For the workforce to upskill and reskill, organizations must provide the resources and training programs that teach the skills required. Employees agree; Linkedin’s survey found that people prefer their company to focus on benefits like learning and development programs rather than providing free food and game rooms.
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3 Strategies for Building a Successful Company Culture
Personal growth and upward mobility are natural human desires. Employers that provide their staff with the resources to grow their role and learn new skills outside their job descriptions will nurture loyalty and foster long-term retention. By creating a playground for the mind, organizations are not only investing in the future of their workforce but in the future of their company.
Socialization and collaboration
While game rooms and endless snacking opportunities may not produce long-term ROI, the concept behind them does. Humans crave social connection and collaboration, and work relationships are important to employee well-being, positively or negatively affecting stress levels, productivity and general happiness. These factors not only affect work performance, they also affect employee health.
It is essential for organizations to provide a collaborative work environment. Team workspaces with room to move around and be creative with whiteboards, teleconference capabilities and good acoustics allow everyone to be heard clearly and feel invested. As technology evolves, so does where and how we work; global organizations, companies with multiple locations and/or remote workers can now bring their diverse teams together by investing in communication tools like video conferencing and chat platforms in addition to email.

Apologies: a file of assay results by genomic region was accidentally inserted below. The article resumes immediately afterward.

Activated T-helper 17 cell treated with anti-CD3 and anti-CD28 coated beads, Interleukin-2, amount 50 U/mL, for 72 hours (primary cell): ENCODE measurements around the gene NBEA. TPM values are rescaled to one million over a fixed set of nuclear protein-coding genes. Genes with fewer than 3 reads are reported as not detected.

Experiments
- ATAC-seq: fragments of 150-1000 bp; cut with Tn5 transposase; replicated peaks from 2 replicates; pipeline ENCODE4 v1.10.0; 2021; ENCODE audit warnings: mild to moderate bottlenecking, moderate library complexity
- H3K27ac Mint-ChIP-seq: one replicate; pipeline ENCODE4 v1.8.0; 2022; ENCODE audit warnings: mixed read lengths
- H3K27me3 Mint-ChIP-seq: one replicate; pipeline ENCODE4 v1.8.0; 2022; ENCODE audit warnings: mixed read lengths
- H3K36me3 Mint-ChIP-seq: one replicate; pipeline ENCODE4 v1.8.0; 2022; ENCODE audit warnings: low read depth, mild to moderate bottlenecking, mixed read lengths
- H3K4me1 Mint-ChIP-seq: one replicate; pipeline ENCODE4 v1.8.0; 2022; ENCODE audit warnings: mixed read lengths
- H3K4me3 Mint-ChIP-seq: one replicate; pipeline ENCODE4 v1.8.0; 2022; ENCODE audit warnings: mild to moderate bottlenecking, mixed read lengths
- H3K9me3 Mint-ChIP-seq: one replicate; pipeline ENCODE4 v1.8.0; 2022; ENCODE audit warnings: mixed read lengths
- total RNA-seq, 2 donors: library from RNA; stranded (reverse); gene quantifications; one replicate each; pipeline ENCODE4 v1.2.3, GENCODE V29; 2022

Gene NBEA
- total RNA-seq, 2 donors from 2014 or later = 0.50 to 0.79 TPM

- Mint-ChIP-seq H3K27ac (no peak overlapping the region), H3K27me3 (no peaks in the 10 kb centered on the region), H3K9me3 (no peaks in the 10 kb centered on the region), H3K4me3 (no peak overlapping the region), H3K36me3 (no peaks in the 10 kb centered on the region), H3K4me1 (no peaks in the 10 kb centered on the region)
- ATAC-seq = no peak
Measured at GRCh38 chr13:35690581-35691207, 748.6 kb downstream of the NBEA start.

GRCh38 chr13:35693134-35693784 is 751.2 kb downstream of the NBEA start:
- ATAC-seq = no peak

But let’s not forget the power of the breakroom. A space for people to decompress, socialize, celebrate birthdays and connect with members of other departments, benefits more than employee wellness. These low-stress interactions can be an incubator for innovation and future collaboration.
You can’t put a price on feeling valued; including employees in key business initiatives, processes and goals demonstrates they are truly valued and trusted by the company and their fellow employees. It gives them a sense of belonging, in turn, they become intrinsically motivated and genuinely care about the company. By nurturing an environment where employees care about the company and their fellow workers, encourages creativity, high-performance and open communication. It also promotes understanding which reduces the hurdles that naturally occur when working in diverse work-groups.
Game rooms, unlimited snacks and a continuous flow of adult beverages may seem appealing at first glance, but when given a choice between napping in a hammock or enjoying a work/life balance and continuous growth, employees will opt for the latter. So, don’t create the ultimate dorm-room for your employees, create a culture-first environment that focuses on enrichment rather than surface-level perks. Develop an environment that promotes well-being through professional development, social interaction, mutual trust, collaboration and work/life balance.
When you make a meaningful long-term investment in your employees, they will make a meaningful long-term investment in you.